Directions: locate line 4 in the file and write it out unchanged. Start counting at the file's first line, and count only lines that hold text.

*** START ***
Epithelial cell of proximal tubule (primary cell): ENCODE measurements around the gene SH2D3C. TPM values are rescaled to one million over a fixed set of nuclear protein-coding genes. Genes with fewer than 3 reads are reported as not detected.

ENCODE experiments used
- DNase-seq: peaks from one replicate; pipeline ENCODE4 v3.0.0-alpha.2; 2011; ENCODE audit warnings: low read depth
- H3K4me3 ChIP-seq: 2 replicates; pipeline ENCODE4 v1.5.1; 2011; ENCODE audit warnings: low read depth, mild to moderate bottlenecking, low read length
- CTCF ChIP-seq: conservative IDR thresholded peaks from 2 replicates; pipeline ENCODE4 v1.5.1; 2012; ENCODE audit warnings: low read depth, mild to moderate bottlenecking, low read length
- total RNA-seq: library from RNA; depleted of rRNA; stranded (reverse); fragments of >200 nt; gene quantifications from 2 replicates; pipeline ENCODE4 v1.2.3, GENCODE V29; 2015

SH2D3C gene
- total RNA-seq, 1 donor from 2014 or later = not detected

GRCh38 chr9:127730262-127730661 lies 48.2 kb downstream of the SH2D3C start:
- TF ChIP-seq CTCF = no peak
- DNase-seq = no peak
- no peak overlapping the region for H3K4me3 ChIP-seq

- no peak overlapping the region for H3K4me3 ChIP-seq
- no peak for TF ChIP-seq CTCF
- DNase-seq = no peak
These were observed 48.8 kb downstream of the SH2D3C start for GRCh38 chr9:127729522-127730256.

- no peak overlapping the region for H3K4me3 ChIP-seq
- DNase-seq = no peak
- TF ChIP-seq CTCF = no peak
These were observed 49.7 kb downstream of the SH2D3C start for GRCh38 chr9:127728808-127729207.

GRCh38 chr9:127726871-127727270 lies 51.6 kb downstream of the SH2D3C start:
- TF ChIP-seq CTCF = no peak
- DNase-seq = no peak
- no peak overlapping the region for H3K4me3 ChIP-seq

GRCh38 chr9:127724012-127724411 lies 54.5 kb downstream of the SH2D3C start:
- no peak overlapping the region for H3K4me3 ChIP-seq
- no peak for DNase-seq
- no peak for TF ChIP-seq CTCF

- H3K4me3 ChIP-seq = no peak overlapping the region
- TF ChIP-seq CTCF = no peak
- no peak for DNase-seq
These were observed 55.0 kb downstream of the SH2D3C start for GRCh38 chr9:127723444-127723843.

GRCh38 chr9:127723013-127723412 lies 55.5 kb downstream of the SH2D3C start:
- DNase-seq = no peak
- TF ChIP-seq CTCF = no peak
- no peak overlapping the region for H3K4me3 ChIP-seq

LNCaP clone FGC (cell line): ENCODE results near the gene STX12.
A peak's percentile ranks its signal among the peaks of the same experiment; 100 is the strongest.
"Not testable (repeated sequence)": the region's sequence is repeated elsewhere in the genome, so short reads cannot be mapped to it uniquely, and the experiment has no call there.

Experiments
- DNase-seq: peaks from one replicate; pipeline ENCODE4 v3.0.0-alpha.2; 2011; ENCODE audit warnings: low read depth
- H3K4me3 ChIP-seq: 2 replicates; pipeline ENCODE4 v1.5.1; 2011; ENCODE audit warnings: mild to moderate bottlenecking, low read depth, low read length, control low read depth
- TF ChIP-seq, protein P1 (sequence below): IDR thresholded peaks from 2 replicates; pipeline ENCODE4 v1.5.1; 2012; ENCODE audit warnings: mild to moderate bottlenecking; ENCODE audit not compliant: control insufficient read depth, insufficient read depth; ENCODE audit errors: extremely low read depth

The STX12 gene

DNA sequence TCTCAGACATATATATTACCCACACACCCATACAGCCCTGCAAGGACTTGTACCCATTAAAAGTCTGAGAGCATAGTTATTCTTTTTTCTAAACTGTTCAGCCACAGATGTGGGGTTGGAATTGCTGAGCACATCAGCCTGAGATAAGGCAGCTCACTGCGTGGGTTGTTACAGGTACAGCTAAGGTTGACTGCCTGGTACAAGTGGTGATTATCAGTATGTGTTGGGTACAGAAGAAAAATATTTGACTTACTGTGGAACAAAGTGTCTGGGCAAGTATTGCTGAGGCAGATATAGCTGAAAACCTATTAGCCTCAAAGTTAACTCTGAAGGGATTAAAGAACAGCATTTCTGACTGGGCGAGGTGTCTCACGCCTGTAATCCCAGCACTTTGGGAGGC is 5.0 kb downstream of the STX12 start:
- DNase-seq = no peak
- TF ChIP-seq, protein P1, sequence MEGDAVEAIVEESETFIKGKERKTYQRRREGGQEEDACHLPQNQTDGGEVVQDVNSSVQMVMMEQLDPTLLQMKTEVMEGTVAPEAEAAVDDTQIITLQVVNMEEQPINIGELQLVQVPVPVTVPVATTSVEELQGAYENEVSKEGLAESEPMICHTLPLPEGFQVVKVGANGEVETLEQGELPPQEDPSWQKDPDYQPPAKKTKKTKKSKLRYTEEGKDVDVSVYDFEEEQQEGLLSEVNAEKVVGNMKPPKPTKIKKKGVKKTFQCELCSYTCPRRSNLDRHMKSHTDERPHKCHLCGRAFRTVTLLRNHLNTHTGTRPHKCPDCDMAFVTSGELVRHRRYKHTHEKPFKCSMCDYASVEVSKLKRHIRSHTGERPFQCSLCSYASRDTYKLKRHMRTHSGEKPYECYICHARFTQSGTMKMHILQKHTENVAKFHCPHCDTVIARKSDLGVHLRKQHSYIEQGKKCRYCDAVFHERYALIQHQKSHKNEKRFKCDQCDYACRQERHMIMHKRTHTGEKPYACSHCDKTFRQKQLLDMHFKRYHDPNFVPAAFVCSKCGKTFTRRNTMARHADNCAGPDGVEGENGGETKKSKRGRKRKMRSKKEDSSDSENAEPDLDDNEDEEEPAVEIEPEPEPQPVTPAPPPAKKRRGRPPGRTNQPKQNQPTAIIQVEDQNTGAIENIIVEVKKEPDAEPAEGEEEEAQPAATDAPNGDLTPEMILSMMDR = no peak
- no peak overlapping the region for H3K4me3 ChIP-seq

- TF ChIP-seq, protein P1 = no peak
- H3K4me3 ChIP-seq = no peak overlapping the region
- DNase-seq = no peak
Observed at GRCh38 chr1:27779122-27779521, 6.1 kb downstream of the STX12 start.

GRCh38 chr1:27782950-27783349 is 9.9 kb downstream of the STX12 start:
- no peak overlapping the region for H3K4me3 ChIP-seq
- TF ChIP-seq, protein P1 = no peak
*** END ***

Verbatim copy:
- H3K4me3 ChIP-seq: 2 replicates; pipeline ENCODE4 v1.5.1; 2011; ENCODE audit warnings: low read depth, mild to moderate bottlenecking, low read length